When the lights go out on broadway…

It was a seedy little hotel, the kind adulterers and drug dealers rent by the hour, but we had contracted for a whole wing for as long as we needed it. I was to ask at the front office, but the office was locked and the city had posted a sign stating that the building was not fit for human habitation. I took a few step back and looked around. Quiet. When I looked up, I saw a bed sitting on the roof. That wasn’t the roof though. The second floor had been peeled away starting three rooms down from the road.
I work for an electric utility that delivers power to two and a quarter million customers in south Texas. Hurricane Ike left ninety-six percent of those customers in the dark. It took four days to restore the majority of the distribution lines and substations, returning power to nearly a million customers. The remainder of the effort took another two weeks and cost over half a billion dollars. We have had more practice with this sort of thing than most other parts of the country, but all utilities approach restoration the same way:
First, secure downed lines and restore service to vital infrastructure, hospitals, waste and water treatment facilities, government facilities, and so on.
Second, restore major lines, fuses, and key distribution infrastructure.
Third, clear debris from the distribution system. In our case, this required an army of 5,000 tree trimmers who could not start work until day five.
Fourth, restore local distribution. For us, this required 7,000 linemen, the vast majority on loan from other utilities throughout the country as part of prearranged mutual assistance agreements. Key personnel began triage earlier, but for the most part, this effort did not begin until day six.
Fifth, repair individual transformers, circuits, and drops to restore power to individual buildings.
Restoration starts at the power plants and moves out into the distribution system. Doing it any other way will get people killed and damage key infrastructure—making the effort take even longer. Every component must be isolated and tested before it can be energized. Improperly installed generators and fire hazards must be cleared. Restoration must follow these steps, and no matter the resources dumped on the problem, it can only move so fast.
As in New York, we had public outcry starting on the third day, mostly from residents who had yet to see any linemen in their neighborhoods. In our case, though, the mayor and county commissioner appeared with representatives of our management to assure the public that help was coming. Seventy-five percent of service was restored within ten days (four days after linemen went to work). Complete restoration took 18 days.
During this time, our company established and managed five staging areas around the city. We provided food, fuel, supplies, laundry, medical care, ice, and logistics to what was, in fact, a small army. I drove past one of these on my way to my alternate work site at a nearby power plant. The roads were choked for miles with pole trucks. The air was orange with diesel exhaust.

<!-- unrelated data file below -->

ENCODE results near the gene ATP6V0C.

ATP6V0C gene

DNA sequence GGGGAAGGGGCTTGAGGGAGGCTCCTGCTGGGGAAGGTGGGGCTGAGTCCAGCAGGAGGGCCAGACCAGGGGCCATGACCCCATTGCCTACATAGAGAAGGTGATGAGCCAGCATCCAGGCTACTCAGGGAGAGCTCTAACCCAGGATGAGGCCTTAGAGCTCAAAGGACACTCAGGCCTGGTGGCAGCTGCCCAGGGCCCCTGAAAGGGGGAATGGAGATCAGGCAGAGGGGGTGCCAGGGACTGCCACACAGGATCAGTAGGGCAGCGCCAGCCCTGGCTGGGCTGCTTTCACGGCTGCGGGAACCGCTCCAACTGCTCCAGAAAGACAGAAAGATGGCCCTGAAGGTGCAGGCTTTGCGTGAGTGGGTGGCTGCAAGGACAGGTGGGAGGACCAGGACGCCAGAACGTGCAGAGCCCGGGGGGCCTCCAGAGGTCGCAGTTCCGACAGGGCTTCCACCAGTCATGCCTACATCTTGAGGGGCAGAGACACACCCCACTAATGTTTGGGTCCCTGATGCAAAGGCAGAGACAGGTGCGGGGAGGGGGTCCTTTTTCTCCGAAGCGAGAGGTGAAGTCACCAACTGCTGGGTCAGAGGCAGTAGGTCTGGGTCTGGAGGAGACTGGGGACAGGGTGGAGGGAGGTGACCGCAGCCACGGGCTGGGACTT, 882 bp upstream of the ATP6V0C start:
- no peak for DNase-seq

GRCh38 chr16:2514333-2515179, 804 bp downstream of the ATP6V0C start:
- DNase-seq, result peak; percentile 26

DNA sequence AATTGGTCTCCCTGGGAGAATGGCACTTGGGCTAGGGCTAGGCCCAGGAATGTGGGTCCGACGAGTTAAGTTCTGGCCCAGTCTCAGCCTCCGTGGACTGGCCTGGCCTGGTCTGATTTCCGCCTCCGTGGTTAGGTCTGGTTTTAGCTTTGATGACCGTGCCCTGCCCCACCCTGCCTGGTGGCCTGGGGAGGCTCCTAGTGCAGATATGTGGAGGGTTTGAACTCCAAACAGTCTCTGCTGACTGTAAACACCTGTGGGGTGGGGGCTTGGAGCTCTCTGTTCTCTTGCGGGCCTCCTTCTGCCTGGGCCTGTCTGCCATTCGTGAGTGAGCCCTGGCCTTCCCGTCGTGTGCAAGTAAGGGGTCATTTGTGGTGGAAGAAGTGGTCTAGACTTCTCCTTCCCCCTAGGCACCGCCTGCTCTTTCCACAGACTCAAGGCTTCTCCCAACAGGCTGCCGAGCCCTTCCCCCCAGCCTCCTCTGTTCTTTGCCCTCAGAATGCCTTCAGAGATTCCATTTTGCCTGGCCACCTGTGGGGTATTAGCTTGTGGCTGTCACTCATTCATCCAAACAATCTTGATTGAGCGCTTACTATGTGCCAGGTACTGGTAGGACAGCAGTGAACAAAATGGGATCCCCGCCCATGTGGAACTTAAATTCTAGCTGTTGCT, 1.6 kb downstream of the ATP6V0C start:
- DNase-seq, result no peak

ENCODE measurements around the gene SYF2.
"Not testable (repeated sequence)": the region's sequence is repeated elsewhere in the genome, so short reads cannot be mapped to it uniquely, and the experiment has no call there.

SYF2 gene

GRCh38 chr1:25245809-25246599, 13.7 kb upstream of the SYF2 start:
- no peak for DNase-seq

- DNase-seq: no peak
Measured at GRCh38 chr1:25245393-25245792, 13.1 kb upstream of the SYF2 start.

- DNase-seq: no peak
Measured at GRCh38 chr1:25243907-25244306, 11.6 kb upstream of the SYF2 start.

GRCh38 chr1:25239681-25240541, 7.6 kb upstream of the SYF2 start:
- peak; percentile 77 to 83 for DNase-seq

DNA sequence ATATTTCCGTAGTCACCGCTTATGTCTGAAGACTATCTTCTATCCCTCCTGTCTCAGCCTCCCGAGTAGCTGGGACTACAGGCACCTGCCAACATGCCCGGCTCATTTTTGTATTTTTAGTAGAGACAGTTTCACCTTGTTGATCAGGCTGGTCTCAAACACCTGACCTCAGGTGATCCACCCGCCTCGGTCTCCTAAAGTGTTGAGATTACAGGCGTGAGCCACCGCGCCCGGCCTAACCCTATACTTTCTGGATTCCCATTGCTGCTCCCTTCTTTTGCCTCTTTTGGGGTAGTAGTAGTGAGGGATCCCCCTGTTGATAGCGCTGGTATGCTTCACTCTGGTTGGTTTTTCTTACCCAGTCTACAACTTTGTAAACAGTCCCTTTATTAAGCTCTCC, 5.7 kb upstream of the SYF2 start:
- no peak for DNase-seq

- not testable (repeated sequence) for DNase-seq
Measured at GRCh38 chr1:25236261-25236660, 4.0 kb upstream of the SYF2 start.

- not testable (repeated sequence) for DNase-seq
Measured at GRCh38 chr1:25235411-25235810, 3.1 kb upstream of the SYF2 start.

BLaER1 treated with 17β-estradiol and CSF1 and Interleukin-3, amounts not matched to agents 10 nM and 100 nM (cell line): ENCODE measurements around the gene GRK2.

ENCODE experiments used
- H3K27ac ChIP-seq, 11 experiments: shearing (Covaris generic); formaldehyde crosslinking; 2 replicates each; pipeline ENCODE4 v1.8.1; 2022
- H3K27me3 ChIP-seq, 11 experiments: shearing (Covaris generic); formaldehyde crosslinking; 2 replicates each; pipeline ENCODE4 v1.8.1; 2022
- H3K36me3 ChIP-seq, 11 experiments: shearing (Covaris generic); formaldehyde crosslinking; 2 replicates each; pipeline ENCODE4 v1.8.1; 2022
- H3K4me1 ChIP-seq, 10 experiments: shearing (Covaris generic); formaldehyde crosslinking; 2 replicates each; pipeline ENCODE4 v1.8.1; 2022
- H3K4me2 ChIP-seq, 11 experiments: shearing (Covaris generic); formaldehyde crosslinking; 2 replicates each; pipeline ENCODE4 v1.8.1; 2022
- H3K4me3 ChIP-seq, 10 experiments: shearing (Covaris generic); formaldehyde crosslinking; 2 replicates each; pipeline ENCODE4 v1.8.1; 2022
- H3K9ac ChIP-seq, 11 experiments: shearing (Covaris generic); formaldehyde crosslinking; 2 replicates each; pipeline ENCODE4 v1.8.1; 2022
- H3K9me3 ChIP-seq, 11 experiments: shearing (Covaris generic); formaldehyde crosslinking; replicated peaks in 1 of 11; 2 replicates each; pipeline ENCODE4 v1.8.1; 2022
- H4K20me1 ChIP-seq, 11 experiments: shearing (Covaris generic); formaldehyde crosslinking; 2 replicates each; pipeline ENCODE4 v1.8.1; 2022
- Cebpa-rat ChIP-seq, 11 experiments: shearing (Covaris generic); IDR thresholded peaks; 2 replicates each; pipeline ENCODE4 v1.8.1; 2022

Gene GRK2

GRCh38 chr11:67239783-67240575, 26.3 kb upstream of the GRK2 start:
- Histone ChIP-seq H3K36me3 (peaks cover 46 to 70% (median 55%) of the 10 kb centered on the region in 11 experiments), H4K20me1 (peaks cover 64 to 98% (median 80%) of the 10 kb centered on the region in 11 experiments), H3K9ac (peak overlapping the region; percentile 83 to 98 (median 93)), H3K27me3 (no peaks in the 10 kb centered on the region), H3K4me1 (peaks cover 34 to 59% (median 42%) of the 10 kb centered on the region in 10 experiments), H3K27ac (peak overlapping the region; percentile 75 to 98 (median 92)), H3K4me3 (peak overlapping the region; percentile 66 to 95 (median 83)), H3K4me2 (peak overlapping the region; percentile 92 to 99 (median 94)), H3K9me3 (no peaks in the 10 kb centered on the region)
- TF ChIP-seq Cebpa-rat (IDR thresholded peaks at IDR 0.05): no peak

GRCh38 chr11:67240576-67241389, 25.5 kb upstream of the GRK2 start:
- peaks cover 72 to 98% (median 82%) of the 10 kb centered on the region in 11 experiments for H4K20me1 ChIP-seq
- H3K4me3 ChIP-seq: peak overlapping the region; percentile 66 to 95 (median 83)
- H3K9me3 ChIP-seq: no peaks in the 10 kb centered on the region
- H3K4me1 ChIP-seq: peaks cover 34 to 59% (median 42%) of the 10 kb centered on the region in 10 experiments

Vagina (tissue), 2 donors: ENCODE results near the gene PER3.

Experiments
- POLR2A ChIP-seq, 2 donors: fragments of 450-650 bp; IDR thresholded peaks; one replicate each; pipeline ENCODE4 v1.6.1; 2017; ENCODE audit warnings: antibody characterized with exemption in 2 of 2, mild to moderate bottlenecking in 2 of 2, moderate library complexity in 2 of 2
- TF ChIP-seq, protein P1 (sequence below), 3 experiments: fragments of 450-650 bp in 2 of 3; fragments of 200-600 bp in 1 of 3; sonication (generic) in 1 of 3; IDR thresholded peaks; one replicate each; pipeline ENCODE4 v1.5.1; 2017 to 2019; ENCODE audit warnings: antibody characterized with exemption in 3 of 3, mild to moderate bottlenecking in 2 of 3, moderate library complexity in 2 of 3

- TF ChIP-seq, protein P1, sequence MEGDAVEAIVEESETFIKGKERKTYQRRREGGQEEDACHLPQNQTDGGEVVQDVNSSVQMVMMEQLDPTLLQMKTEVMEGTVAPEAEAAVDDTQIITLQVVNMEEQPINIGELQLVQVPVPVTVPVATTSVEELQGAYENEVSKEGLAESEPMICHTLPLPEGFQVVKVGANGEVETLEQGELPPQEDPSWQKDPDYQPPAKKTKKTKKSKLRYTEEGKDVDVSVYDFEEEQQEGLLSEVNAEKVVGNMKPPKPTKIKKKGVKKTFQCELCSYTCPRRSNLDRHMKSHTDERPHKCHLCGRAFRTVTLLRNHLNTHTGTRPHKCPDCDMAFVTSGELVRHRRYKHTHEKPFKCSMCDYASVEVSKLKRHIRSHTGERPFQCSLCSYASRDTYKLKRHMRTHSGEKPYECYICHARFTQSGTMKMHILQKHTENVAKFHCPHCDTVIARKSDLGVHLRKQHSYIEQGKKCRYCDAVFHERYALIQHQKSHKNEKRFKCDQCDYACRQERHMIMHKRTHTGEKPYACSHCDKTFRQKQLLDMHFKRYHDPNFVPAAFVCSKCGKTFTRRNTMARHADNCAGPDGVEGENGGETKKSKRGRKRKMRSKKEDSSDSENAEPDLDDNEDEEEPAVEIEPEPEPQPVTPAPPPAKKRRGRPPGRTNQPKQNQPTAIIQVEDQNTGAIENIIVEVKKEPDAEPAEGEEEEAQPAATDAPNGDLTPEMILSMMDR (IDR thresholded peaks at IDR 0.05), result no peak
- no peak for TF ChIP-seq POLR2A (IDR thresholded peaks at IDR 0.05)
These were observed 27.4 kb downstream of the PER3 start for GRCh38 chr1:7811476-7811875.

Hundreds of office workers rode with linemen and trimmers. They acted as spotters and talked to customers so the crews could focus on work. In the south, people don’t throw eggs, they make lemonade (and sometimes cookies), but recovery is no time for southern hospitality; we have work to do. Crews worked from two hours before sunrise to dusk, every day. We fed them and watched over them. I was assigned a tree trimming crew from some town in New Mexico I had never heard of. I was to report and help solve any problem they might have. The missing roof, surprisingly, was not a problem. The hotel staff moved into a room in one of the wings and our crews moved in next door. And yes, we contracted every available hotel room in the region—something that people also complained about at the time.
Today, I watched in disgust as New York Governor Cuomo stood before the cameras fanning the flames of dissent that always follow a disaster, playing the protector who will make those misfits at Con Ed move faster. Really? They say they can restore power in a week. If they can do that, my hat’s off to them. We couldn’t do it, and I’m absolutely sure that no utility on this planet is better at recovery than we are. We also don’t have miles of underground lines to contend with—and those take much longer to repair.
By the way, our recovery cost half a billion dollars. The rate payers will pay this off, a little bit each month, for the next several years. It would cost far, far more to maintain a larger staff of linemen to sit around idle until they are needed. And guess what, when they were finally called for, they wouldn’t be able to start work until day six. That’s the way it’s done.
If Mr. Quomo is really interested in helping the voters, he should let the power company do its job by focusing on his own, and right now, that’s mostly appealing for calm and patience.